E. Nesbit, in The Book of Dragons, toward the end of the chapter titled 'The Island of the Nine Whirlpools', wrote:
The nine rubies were used afterwards in agriculture. You had only to throw them out into a field if you wanted it plowed. Then the whole surface of the land turned itself over in its anxiety to get rid of something so wicked, and in the morning the field was found to be plowed as thoroughly as any young man at Oxford. So the wicked King did some good after all.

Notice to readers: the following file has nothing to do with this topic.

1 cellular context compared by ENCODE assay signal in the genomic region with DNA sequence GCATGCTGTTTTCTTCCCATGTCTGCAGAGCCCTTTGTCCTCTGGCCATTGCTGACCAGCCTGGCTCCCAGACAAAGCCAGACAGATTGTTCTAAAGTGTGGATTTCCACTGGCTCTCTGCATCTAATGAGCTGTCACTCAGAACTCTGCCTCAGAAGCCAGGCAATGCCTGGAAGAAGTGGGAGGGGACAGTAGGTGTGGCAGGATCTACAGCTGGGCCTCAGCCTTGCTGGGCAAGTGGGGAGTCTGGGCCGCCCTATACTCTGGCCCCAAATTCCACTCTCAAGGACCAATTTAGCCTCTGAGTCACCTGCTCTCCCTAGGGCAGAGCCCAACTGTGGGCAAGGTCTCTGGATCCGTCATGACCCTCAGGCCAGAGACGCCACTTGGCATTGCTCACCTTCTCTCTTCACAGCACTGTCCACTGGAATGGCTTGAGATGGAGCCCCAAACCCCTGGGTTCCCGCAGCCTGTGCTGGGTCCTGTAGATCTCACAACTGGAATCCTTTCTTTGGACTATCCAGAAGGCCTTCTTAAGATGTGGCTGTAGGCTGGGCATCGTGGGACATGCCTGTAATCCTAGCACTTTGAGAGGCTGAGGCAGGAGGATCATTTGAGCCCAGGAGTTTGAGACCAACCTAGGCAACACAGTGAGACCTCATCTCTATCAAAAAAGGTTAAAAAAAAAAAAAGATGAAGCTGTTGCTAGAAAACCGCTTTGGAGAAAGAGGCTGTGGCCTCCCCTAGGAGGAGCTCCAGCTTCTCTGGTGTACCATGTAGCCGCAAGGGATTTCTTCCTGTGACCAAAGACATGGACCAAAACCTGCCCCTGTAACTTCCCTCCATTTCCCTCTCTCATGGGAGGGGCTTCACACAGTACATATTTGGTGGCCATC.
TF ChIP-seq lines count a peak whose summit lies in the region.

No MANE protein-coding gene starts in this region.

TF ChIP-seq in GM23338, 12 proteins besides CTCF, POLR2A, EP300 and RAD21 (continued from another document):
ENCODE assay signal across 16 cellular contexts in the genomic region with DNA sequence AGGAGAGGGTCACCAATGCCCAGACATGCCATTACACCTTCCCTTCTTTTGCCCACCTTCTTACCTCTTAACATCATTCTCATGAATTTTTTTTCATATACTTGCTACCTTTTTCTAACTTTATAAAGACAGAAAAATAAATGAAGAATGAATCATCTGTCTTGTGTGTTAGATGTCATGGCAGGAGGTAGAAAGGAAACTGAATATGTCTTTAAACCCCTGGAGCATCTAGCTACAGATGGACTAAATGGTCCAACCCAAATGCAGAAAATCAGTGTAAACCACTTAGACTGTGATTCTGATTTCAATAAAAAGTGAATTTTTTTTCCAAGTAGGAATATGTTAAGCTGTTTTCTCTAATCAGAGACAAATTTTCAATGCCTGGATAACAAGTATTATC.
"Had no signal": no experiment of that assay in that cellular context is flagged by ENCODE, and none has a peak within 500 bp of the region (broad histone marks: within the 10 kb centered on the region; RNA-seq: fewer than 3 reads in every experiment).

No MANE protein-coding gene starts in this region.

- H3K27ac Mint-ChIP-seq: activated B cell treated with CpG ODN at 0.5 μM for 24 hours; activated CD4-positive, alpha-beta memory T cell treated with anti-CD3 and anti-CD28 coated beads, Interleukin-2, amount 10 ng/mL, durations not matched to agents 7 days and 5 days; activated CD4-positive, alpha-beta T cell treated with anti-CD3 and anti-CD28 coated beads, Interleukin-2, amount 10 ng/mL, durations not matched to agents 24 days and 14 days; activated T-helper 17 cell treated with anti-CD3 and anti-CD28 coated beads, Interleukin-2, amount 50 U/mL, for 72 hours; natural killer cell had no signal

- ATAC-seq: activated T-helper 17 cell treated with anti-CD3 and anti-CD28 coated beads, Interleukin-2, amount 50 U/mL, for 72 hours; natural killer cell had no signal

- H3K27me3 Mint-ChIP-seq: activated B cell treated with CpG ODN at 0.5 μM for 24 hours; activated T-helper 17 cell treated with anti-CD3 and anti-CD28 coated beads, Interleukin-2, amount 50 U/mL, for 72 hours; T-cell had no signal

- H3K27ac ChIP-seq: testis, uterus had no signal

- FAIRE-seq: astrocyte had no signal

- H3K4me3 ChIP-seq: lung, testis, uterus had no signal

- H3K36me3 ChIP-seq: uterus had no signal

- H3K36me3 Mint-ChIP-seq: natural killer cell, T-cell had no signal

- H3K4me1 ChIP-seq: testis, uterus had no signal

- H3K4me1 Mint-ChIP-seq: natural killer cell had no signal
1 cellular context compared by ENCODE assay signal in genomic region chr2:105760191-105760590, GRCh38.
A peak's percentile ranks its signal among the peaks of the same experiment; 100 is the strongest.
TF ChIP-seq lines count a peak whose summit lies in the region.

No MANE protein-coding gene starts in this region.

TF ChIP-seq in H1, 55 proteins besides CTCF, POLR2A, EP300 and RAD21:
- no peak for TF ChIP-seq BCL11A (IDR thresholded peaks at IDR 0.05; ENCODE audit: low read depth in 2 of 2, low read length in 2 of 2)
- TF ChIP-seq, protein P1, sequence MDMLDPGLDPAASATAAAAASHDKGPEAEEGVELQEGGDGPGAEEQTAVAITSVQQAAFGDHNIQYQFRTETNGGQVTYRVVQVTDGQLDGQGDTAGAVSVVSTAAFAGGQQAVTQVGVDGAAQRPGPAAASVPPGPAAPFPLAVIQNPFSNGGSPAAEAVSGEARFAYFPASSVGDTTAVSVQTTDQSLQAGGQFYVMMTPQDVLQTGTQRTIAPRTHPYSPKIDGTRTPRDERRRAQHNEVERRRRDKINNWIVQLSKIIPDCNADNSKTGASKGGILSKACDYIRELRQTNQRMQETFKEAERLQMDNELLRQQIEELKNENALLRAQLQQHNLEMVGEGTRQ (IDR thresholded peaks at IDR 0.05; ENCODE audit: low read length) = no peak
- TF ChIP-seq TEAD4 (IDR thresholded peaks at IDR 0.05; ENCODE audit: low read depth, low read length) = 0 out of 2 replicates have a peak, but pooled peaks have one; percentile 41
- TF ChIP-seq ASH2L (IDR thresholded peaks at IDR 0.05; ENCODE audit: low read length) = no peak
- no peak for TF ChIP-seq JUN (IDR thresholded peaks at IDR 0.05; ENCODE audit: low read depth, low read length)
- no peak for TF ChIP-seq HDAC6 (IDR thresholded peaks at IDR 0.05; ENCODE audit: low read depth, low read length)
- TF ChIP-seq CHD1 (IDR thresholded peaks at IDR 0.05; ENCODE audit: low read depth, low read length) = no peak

This is a children's book, so I'm guessing "plowed as thoroughly as any young man at Oxford" doesn't mean what it implies to me. Edith Nesbit was English and she wrote this book in a fun / silly / dry witty style. What does she mean by this line?